Wednesday, September 30, 2009

The 47th New York Film Festival: Police, Adjective

Warning: the following post contains spoilers.

Corneliu Porumboiu's
outstanding second feature Police, Adjective (Politist Adjectiv), from the Romanian director's screenplay, renews the temporal emphasis that is among the key markers of its country of origin's nascent "new wave," whether one looks to Cristi Puiu's exceptional The Death of Mr. Lazarescu (2005) with its real-time synchronization of narrative duration and Mr. Lazarescu's final moments, or to Porumboiu's 12:08 East of Bucharest (2006) debut, where an on-screen television program wryly considers whether or not a shadow protest occurred in a provincial town around - or even before - the time specified in the English title. (Cristian Mungiu's comparatively underwhelming Cannes prize-winner 4 Months, 3 Weeks and 2 Days [2007] might be proffered as a third example, if for no other reason than for its duration-specific title.) For Police, Adjective, this defining interest characteristically finds expression in an archly modernist long-take aesthetic that underscores the duration of the film's central investigation, and facilitates our own exasperation at its tenor. As such, Porumboiu's latest proves closer to Puiu's organic application of this technique than to Mungiu's ersatz introduction of the long-take.

Police, Adjective opens in the midst of an on-going police investigation of a hash-smoking teenager, with young cop Cristi (Dragos Bucur) following the aforesaid in the film's opening, mobile take. Porumboiu wracks focus to introduce Cristi, who characteristically, as in the numerous similar passages to follow, steps into the shot that commences with the human subject of his investigation. Indeed, while these zoom-lensed sequences offer the point-of-view of surveillance, it is not Cristi's literal p.-o.-v. that Porumboiu presents, but rather an omniscient, authorial view that in effect Cristi and the viewer shares, without precisely inhabiting this perspective. Moreover, the location of Cristi's entry into the frame becomes minor drama in a fashion, thanks to the pattern established in the frequent utilization of this strategy, as well as in the film's dearth of more conventional dramatic occurrences.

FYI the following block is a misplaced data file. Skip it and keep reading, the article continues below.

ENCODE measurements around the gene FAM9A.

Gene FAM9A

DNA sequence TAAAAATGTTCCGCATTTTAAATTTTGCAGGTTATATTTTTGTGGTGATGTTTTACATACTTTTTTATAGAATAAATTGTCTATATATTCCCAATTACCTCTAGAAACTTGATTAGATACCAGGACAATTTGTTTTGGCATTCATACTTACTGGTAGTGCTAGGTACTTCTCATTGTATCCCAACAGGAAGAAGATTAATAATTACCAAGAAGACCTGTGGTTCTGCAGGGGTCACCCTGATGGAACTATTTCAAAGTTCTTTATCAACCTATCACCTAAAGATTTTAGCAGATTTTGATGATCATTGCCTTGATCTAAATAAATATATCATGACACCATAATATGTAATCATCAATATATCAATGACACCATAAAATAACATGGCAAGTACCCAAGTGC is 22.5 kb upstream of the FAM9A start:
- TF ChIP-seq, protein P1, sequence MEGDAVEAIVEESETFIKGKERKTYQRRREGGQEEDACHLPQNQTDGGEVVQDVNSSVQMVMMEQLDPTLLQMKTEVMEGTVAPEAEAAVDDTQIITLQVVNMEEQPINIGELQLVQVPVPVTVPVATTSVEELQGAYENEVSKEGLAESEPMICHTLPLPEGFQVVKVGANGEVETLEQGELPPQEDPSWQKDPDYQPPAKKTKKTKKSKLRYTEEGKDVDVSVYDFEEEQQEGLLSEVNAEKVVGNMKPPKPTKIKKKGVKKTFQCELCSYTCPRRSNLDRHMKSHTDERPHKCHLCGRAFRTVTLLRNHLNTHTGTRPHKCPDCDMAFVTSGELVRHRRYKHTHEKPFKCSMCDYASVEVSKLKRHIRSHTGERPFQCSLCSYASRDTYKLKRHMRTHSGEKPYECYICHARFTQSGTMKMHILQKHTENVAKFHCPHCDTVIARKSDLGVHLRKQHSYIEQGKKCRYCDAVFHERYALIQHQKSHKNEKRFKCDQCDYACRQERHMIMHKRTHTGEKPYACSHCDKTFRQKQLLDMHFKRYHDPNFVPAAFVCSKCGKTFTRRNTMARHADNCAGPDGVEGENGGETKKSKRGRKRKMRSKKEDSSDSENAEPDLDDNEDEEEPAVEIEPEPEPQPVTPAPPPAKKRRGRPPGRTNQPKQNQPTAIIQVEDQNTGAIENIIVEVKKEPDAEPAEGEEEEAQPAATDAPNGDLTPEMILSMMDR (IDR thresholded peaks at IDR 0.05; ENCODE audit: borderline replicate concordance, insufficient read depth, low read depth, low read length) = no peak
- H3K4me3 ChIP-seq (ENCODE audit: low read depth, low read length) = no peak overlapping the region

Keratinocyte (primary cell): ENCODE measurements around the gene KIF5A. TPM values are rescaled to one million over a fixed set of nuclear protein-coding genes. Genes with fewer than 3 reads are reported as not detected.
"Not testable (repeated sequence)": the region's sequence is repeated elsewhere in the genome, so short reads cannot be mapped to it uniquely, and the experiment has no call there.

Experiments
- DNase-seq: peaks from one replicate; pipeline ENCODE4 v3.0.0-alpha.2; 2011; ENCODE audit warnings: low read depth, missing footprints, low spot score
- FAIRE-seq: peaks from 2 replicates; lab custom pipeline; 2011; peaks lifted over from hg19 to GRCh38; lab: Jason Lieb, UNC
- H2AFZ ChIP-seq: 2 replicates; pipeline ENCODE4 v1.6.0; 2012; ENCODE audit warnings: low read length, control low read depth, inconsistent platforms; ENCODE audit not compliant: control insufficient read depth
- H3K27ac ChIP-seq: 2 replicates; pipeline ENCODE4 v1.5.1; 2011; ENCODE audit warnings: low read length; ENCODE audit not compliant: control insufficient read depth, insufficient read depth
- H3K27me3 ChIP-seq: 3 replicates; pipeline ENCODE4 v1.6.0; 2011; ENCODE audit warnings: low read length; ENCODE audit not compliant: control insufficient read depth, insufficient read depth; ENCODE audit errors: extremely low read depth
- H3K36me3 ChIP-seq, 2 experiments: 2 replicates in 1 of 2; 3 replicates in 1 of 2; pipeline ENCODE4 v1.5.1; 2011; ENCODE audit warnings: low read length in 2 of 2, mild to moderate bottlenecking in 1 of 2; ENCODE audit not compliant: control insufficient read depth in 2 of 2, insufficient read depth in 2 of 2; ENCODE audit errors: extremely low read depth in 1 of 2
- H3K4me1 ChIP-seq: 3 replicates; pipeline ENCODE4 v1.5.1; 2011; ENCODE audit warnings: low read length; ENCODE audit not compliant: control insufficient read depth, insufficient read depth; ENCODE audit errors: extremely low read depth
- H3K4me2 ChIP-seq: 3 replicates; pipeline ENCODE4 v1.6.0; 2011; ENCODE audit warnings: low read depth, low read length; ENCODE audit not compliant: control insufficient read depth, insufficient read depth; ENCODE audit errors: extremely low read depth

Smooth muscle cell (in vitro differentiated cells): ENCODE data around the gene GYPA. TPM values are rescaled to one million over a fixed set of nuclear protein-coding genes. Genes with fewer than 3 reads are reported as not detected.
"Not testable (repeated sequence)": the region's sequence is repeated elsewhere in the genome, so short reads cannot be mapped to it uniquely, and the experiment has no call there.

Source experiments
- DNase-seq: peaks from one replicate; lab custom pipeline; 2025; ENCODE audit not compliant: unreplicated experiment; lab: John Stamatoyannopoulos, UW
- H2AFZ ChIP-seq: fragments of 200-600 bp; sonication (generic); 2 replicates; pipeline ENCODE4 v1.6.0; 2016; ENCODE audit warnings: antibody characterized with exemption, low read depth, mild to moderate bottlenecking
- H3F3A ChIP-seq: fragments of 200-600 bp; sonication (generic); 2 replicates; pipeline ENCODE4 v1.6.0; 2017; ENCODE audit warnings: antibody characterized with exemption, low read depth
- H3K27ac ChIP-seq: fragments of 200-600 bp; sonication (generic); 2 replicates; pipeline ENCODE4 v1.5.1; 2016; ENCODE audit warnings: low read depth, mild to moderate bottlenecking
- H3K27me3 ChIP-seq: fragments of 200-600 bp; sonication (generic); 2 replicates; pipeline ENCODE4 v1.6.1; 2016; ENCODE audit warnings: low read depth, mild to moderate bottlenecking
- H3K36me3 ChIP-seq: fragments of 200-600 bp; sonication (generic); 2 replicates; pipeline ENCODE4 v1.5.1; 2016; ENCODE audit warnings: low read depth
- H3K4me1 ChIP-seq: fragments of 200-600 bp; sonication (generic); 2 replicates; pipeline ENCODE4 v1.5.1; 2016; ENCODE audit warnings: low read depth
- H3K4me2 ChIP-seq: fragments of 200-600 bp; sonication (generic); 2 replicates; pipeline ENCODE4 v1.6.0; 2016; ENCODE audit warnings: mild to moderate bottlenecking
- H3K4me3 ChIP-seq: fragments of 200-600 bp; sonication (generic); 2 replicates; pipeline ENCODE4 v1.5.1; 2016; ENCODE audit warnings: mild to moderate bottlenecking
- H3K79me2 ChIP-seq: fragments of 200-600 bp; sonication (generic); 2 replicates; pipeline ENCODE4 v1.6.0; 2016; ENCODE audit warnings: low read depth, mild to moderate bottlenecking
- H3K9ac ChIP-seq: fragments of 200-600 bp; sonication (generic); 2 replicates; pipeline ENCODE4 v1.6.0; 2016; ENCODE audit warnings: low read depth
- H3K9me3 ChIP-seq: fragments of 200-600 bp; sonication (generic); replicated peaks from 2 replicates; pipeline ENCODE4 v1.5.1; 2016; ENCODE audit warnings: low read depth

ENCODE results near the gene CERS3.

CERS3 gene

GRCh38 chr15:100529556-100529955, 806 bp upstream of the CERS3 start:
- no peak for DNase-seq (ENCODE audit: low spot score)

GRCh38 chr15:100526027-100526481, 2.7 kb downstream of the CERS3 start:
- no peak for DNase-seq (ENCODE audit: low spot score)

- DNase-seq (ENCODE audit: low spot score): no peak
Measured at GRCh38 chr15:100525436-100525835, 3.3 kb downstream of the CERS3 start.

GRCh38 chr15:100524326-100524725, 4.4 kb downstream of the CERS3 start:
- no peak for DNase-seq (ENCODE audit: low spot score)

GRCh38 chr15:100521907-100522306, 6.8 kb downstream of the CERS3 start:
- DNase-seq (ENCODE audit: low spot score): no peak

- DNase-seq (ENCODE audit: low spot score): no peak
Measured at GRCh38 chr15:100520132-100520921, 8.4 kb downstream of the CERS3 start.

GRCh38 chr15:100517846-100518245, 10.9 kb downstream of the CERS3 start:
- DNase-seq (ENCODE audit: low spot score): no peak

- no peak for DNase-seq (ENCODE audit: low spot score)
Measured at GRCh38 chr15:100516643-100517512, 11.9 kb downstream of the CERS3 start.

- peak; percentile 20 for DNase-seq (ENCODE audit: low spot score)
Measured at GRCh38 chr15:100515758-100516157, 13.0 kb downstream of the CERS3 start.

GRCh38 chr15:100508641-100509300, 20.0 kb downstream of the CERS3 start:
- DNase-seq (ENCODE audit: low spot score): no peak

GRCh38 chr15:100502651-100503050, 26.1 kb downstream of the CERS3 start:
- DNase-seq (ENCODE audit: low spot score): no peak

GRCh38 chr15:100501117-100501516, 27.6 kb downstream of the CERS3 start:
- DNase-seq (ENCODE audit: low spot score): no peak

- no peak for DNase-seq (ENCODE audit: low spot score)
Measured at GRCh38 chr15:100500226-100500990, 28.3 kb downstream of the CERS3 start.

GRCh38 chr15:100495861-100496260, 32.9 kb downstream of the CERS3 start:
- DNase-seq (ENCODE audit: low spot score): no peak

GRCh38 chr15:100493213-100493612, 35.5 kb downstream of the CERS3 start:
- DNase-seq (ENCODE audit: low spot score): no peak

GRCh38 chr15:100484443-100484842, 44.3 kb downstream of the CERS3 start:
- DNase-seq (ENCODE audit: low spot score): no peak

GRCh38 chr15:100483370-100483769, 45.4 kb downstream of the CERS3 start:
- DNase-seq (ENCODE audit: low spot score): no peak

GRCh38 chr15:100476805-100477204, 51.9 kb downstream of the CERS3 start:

Throughout his lengthy passages of surveillance, spread over an eight-day span that again precedes the film's opening, Cristi stays out of sight, rushing to collect physical evidence after the underage trio - including Cristi's unreliable mole - disperses. As these scenes proliferate, Porumboiu provokes in his spectators a feeling of the waste involved in this investigation, not simply at the thought of its subject going to prison for three-and-a-half years on the basis of minor drug use, but of the resources wasted in nabbing the young man on what has every appearance of being a relatively venial crime. Again, this is a matter of time, of longer takes presenting the banal work of police surveillance, and even of the film's deviations from this strategy, where a cut-in, often accompanied by changes in the soundtrack, immediately signifies a temporal ellipsis.

While the film's investigation trades on temporal excess, the impossibilities of syncing schedules comes to the fore later in the narrative, as the sudden time crunch involved in concluding the investigation produces a situation where there is far too little time as opposed to the picture's prevailing circumstance of overabundance. Once more, in this emphasis on the temporal, Porumboiu stimulates his viewer's frustration, which in this instance ironically focuses on the possibility that the prosecution of this young man is being rushed into. For all the waiting and down time presented throughout Police, Adjective, which extends beyond the actual surveillance to passages that focus on Cristi dining and drinking alone, or in the off-camera presence of his wife who listens to a You Tube clip at an ear-splitting volume, there is too little time at the film's conclusion.

By virtue of Porumboiu's extensive engagement and manipulation of the temporal aspect of his medium, Police, Adjective does emerge as a fundamentally cinematic work, to define cinematic in this regard as the emphasis on a quality of the work that belongs particularly to its medium's ontology, something to which its medium is particularly well suited. Moreover, Porumboiu certainly reinforces his film's self-reflexive interest in its specific art form through an on-screen definition of "police" that locates the film squarely within the police procedural form, as J. Hoberman noted in the film's introduction for its New York Film Festival screening, and which compels a certain, genre-necessitated conclusion, as NYU film scholar Lisa K. Broad observed, to match the procedural form. However, as Ms. Broad also argued, this same on-screen inclusion of 'police's' dictionary definition contributes to the film's generally un-cinematic character: namely, Police, Adjective's obsession with language - which includes not just this ultimate on-screen definition, but also two hand-written police reports scanned slowly for the spectator to read, in addition to the verbal exchange in which 'police,' among other pertinent words such as "conscience," "moral" and "law" are defined, and a pair of earlier discussions with his wife on a song's meaning and his report's misspelling - speaks to a work that might have been equally well-suited to the short-story, prosaic format.